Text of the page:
I-1329 partners with businesses to limit corporate campaign contributions

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by ALISON MORROW / KING 5

Bio | Email | Follow: @AlisonMorrowTV

KING5.com

Posted on April 3, 2014 at 11:25 PM

Just as the Supreme Court ruled to remove another limitation to campaign contributions, a new Washington initiative is gaining momentum to do the opposite.

I-1329 aims to “get big money out of politics” and will partner with small and medium-sized businesses across the state to gather signatures for a petition focusing on November’s general election.

Zeeks Pizza in Issaquah has one of the petition boxes, available for customers to learn more and sign in support of the initiative.

Its owner, Senator Mark Mullet (D-Issaquah), calls his pizzeria a fitting site for the petition.

“I don’t have a lot of extra money floating around. I can’t hire a lobbyist to go to Olympia for me and argue on my behalf,” he said. “Small business owners in particular I think would rather not have large businesses controlling the dialogue.”

The 1329 Initiative calls their new business collaboration “Another Business for Democracy.”

It is strategic as much as it is symbolic. They only have 20,000 signatures right now.

“We’ve got 3 months to get 280,000 more signatures so we need a heck of a way more help,” explained I-1329 Campaign Manager Libby Carr.

Carr and other volunteers hope the petition boxes in store fronts like Zeeks Pizza, Ben and Jerry’s ice cream, and several coffee shops will make the petitions easily accessible to a captive audience of customers.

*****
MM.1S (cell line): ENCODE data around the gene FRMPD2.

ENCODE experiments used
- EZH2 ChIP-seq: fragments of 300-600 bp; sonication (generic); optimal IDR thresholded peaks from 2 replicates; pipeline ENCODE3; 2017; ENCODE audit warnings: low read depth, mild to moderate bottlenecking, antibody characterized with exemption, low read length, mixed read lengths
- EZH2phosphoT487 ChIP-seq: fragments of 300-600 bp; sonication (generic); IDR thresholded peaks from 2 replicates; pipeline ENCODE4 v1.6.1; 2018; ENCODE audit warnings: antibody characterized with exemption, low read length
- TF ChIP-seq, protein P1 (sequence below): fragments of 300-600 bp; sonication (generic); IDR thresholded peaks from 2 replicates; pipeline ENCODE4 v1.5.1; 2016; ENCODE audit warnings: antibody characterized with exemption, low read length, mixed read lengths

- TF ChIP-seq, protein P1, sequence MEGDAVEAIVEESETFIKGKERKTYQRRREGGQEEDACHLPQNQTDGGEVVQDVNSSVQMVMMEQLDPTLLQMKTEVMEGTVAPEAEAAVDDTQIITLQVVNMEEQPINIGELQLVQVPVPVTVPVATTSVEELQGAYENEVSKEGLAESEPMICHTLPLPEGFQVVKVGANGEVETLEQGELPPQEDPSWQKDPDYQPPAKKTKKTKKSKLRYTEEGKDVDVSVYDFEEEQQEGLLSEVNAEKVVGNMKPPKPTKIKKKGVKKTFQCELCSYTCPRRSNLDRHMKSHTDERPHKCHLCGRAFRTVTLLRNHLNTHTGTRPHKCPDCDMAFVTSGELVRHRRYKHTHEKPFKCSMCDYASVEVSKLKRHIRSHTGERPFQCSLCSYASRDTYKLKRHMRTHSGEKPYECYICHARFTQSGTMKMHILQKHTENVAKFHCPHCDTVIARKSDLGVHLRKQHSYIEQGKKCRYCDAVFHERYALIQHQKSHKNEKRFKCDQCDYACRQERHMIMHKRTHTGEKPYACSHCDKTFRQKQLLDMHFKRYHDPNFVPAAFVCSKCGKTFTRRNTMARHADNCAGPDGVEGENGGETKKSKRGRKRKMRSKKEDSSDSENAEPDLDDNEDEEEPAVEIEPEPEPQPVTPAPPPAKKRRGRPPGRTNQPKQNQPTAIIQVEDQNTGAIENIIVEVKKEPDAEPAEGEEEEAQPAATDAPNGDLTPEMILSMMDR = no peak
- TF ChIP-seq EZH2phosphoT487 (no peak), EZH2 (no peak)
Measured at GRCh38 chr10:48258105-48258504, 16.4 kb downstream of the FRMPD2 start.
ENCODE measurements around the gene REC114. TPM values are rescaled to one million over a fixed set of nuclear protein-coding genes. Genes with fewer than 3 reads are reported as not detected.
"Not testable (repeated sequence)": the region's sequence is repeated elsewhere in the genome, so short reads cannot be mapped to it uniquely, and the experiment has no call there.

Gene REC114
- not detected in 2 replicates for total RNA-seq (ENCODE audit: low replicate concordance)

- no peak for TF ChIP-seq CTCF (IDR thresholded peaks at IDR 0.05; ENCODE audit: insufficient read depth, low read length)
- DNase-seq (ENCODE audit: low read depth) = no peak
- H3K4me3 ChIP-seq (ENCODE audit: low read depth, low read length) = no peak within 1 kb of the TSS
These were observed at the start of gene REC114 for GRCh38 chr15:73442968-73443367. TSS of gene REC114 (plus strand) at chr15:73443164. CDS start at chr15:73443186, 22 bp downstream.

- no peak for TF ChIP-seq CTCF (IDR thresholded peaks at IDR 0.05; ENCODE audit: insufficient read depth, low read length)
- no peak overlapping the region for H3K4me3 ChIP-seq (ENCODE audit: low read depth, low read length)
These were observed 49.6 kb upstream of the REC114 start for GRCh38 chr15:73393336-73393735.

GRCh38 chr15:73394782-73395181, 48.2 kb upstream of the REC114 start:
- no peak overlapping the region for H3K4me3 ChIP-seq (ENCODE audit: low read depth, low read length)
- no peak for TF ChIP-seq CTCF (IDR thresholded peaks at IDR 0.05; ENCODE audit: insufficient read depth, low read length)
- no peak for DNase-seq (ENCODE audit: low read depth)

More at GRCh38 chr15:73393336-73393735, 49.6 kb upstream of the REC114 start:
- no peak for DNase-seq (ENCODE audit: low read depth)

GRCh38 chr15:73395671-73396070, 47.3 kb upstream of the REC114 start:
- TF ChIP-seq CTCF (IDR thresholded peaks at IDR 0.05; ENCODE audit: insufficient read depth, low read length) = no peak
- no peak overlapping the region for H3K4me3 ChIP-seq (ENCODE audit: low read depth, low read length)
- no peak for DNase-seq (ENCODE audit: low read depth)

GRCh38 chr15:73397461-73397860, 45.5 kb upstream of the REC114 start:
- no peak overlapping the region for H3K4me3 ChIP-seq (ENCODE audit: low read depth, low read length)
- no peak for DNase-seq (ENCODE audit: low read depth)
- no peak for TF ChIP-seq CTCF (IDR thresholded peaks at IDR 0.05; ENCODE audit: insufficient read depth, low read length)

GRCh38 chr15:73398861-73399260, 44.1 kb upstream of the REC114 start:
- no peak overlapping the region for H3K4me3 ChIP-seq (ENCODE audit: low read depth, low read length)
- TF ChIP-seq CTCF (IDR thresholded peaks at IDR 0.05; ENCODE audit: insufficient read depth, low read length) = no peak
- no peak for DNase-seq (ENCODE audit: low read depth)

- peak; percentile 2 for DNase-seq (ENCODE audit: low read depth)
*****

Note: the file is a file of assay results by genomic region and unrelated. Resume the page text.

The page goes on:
If 1329 makes it to the general election ballot in November and voters pass it, Washington would become the 17th state to ask Congress to amend the US Constitution in favor of limiting corporate campaign contributions.

The work began after the 2010 SCOTUS ruling on Citizens United, which defined corporations as  persons whose campaign contributions are protected under the First Amendment.

Without such an amendment limiting corporate campaign contributions, Carr says, elections are too heavily swayed by money.

“It means you can buy elections,” Carr said. “We don’t want our elections bought and paid for.”

After Wednesday’s decision to lift the ban on aggregate campaign donations, Supreme Court Chief Justice John Roberts wrote:

"Our cases have held that Congress may regulate campaign contributions to protect against corruption or the appearance of corruption...Congress may not regulate contributions simply to reduce the amount of money in politics, or to restrict the political participation of some in order to enhance the relative influence of others."

Though I-1329 volunteers understand their goal is daunting, they believe it’s possible, and too important not to pursue. 

“The idea is if you make everyone go to 1,000 people to raise money, it levels the playing field,” Mullet said.

I-1329 hopes to secure more than 300,000 signatures by late June. Their ballot deadline is early July.
 

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